ESTP, ISTP, ESFP, ISFP: (Fun Pixie Types)

ESTP, ISTP, ESFP, ISFP: (Fun Pixie Types)

Fun Pixie Types are what we like to call ‘master improvisers’. There are Fun Freedoms (ISFP, ESFP) and Fun Structures (ISTP, ESTP) Their spontaneity/pragmatism makes them invaluable in a crisis. We like to compare Funs to MacGyver (are we dating ourselves?) or a more easygoing James Bond type. These types naturally live in the present moment, and yet are firmly grounded in the realities of everyday life. Though they have a genuine sense of fun (hence the name), they are detail-oriented, habitual creatures who get things done. They can file things if given an easy system (color-coordinated things work very well for this type) and do their best work when inspired. As a result, certain rooms are kept very neat and others, well…are merely ‘kept’. Fun chefs maintain an immaculate kitchen, Fun clotheshorses a perfectly organized walk-in closet. Funs detest boring projects and generally don’t enjoy making advance plans. But, think of it this way. They may fly by the seat of their pants, but they always have an extra pair on them, just in case. Ha!

ENFP, INFP, ENFJ, INFJ: (Organic Pixie Types)

ENFP, INFP, ENFJ, INFJ: (Organic Pixie Types)

These softies have a tough time letting go of sentimental items (or really any items). There are Organic Freedoms (INFP, ENFP) and Organic Structures (INFJ, ENFJ). Perhaps the most sensitive of the bunch, Organics love to be surrounded by beloved items sometimes lots of them. They possess visual memories and like to keep things out in the open, which helps them to orient themselves. Think open storage in the kitchen, cubbies in the entryway, transparent storage bins, etc. They are not usually detail-oriented, and pile things at random. Their biggest organizational stumbling blocks? Overthinking organizational projects. Now, Organic Structures eventually get them done as they use To Do lists and planners. Unfortunately, Organic Freedoms sometimes overthink so long that they never begin them, ignoring details, and not putting items back where they belong. Organic Freedoms are similar to Funs in that they hate boring routines and need to feel inspired before tackling a project. All you Organic types: think there is no hope for you? Think again! We’ve got solutions (just keep reading our blog and you’ll find them, promise).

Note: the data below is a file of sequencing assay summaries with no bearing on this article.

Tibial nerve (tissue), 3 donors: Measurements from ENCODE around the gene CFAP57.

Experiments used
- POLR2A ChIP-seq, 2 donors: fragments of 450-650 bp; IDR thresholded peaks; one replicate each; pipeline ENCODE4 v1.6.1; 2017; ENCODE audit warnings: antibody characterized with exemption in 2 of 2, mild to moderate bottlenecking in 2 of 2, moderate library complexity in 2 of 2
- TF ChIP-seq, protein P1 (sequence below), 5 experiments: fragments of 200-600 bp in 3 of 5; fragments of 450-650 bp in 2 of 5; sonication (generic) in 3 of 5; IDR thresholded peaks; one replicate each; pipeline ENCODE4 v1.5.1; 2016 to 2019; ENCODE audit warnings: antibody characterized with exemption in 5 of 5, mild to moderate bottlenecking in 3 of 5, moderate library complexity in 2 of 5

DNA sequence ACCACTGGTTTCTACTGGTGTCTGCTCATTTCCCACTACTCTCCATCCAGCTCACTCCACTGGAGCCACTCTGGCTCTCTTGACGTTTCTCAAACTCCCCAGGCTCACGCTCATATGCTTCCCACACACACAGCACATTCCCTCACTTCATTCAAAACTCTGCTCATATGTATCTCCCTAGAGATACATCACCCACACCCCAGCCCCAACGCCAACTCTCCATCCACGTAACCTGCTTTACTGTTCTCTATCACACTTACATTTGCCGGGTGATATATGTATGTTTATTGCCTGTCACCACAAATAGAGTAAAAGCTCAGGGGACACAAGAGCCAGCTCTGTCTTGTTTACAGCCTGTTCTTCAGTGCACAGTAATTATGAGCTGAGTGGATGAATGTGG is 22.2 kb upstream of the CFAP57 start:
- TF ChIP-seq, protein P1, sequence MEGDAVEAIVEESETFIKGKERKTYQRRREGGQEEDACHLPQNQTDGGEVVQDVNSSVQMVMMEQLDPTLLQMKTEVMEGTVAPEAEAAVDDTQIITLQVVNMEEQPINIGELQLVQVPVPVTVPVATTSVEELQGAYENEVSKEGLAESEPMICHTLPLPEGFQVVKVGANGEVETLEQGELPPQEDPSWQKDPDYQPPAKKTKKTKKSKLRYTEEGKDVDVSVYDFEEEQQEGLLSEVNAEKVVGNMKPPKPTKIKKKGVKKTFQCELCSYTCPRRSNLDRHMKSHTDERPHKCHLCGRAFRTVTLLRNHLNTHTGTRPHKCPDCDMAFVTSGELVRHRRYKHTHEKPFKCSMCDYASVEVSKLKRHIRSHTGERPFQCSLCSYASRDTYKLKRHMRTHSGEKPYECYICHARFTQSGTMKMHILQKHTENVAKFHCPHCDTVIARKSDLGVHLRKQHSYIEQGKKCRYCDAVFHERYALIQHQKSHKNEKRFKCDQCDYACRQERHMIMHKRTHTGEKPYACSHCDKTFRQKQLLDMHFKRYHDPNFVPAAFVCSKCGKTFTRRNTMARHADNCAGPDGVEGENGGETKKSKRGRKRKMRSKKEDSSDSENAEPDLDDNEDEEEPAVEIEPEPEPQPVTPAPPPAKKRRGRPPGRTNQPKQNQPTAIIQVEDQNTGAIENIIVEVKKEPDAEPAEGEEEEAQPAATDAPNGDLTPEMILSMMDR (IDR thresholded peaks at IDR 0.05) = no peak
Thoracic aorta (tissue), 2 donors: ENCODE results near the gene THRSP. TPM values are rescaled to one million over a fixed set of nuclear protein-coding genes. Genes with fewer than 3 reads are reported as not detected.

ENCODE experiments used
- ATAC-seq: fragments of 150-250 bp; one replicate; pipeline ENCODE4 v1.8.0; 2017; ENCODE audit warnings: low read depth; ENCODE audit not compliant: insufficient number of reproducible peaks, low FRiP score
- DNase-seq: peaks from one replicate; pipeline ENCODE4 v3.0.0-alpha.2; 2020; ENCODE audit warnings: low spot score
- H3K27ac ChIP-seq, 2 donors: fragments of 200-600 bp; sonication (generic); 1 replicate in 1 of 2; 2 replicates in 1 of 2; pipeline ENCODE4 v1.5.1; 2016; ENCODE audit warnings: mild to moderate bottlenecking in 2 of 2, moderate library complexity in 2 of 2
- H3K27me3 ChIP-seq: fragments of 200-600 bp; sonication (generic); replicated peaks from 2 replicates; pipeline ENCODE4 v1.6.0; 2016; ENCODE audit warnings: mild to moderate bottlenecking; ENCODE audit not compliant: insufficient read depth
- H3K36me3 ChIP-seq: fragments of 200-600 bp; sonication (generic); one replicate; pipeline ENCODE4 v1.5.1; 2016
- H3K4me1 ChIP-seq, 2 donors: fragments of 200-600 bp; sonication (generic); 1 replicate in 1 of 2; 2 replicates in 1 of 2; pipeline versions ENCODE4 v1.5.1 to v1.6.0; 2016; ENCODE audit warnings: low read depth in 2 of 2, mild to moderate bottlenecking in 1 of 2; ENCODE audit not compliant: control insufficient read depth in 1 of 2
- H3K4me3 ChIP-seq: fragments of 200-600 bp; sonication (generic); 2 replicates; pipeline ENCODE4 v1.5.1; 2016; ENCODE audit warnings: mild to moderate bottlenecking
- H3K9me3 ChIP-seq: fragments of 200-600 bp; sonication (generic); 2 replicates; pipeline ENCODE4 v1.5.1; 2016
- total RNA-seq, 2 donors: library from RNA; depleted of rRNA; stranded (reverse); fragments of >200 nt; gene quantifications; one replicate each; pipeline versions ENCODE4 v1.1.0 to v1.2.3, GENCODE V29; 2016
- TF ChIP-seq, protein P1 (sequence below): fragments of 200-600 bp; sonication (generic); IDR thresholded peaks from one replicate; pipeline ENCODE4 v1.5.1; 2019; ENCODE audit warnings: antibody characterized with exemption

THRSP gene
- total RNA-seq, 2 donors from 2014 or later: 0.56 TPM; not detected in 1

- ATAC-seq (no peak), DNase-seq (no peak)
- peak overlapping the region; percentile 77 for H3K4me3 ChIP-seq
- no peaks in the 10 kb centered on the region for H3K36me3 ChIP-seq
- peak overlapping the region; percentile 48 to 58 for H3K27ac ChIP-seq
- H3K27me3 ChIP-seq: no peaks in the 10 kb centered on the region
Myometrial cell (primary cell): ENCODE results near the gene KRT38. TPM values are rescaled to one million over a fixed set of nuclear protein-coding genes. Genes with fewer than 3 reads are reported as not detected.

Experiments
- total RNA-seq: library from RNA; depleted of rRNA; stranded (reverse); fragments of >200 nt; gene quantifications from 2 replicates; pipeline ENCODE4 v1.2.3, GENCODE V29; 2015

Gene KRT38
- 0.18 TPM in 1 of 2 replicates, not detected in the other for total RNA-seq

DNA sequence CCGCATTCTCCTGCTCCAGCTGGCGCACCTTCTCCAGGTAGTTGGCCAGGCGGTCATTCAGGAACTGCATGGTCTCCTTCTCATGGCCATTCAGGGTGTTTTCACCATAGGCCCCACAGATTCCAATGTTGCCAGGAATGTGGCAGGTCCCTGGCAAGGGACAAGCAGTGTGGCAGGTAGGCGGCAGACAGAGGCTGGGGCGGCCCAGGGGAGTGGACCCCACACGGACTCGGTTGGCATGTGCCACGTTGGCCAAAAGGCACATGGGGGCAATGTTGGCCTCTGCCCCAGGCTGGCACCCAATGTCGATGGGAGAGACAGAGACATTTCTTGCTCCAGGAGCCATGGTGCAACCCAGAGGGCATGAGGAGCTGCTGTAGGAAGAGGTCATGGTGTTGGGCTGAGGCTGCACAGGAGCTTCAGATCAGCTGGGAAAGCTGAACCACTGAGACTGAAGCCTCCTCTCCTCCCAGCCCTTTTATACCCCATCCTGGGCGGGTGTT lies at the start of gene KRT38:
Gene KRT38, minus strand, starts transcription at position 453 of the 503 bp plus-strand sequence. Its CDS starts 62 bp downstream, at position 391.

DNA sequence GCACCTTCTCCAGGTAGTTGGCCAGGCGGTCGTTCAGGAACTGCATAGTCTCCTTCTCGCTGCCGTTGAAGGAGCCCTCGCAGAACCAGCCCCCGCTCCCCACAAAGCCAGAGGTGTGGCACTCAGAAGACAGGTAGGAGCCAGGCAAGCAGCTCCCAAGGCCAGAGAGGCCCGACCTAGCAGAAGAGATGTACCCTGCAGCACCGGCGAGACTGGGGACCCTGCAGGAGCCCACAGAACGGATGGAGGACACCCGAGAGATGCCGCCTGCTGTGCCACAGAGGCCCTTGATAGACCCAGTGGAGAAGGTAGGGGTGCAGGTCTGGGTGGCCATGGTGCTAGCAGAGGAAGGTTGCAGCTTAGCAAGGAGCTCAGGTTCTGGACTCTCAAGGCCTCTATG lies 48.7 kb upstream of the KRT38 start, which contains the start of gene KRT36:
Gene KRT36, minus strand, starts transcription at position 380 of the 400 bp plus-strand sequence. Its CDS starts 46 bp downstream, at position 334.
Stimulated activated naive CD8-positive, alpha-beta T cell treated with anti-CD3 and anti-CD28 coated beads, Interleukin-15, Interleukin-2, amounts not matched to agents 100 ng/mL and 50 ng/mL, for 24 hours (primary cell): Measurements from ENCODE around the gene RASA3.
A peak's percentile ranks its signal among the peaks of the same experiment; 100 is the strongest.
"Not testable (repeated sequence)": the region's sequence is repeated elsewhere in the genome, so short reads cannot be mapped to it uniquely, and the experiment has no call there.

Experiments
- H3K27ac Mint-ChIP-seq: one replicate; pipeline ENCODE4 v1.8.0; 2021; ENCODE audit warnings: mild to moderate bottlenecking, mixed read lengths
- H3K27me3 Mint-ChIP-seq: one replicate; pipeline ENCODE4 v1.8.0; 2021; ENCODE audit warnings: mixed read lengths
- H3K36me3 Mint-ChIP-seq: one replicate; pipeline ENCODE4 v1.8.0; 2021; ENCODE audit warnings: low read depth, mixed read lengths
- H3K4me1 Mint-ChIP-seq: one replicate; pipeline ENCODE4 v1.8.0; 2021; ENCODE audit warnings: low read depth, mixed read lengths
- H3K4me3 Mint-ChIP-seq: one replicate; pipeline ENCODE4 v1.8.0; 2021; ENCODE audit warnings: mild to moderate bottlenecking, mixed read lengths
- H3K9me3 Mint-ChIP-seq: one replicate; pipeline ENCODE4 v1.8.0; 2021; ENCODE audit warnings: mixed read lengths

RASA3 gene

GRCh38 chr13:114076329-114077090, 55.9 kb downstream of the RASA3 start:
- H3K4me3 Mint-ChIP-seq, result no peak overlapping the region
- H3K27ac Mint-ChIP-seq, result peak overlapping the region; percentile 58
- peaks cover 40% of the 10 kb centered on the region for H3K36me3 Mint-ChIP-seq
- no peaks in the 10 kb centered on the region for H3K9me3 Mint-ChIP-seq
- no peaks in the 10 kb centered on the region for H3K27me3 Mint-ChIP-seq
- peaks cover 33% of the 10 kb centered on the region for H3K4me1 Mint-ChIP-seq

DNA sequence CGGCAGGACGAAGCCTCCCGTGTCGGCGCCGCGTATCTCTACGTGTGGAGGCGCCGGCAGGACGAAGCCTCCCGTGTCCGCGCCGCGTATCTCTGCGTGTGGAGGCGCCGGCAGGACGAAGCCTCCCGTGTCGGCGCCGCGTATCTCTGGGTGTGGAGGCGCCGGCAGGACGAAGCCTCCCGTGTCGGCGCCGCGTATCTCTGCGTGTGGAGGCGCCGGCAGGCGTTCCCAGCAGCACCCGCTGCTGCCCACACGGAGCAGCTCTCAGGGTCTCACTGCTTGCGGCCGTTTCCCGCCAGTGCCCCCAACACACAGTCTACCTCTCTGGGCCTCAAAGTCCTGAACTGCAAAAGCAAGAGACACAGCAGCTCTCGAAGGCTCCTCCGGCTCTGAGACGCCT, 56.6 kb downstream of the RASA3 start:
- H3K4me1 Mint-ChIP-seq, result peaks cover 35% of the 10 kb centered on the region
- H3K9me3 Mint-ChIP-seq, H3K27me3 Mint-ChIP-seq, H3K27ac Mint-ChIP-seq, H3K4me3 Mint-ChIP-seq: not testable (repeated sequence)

ENTP, INTP, ENTJ, INTJ: (Smart Pixie Types)

ENTP, INTP, ENTJ, INTJ: (Smart Pixie Types)

These personality types excel at big picture thinking, and are often leaders in their community and/or in the workplace. Because they tend to miss certain small but important details, it is important for them to keep things out in the open instead of hidden (like Organic types, they have visual memories). Although certain Smart types can excel at structure, planning (with the help of their e-calendars, day planners or personal assistants), and follow through (INTJ, ENTJ), others struggle with the ins and outs of daily, organized living because they are too busy envisioning grand schemes and plans to finish what they start (INTP, ENTP). Smart personality types easily resort to intentional piling and struggle with occasional rigidity, overlooking seemingly insignificant details. Furthermore, they have a certain amount of stubbornness in regards to the way things get done and can completely forget about things that aren’t directly in front of them and visible.

Finally, it’s incredibly important to note that none of these personality types are ‘better’ than the others, nor do they indicate a better chance of getting organized. Rather, they are the building blocks to organizing in a way that works for YOU. Ahem, not your spouse, best friend, or neighbor. You. With this knowledge, you’ll be better able to determine your personality type. Then, from there tackle any home or life organizational issue with flying colors.

2 Comments. Leave new

  • Don’t see an entj! And the logos don’t correspond with the categories broken down. I like the idea though!

    • You’re a Smart Structure! And If you go to Types it has the ENTJ and INTJ (we don’t differentiate with introversion and extraversian) you can read the description…Let us know what you think!